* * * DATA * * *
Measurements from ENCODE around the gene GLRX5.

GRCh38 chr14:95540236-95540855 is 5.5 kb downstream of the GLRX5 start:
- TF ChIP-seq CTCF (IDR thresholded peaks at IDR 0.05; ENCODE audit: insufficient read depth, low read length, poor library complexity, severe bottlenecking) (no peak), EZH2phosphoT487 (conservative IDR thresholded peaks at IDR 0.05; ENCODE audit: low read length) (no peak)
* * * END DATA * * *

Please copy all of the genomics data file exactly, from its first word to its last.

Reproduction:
Measurements from ENCODE around the gene GLRX5.

GRCh38 chr14:95540236-95540855 is 5.5 kb downstream of the GLRX5 start:
- TF ChIP-seq CTCF (IDR thresholded peaks at IDR 0.05; ENCODE audit: insufficient read depth, low read length, poor library complexity, severe bottlenecking) (no peak), EZH2phosphoT487 (conservative IDR thresholded peaks at IDR 0.05; ENCODE audit: low read length) (no peak)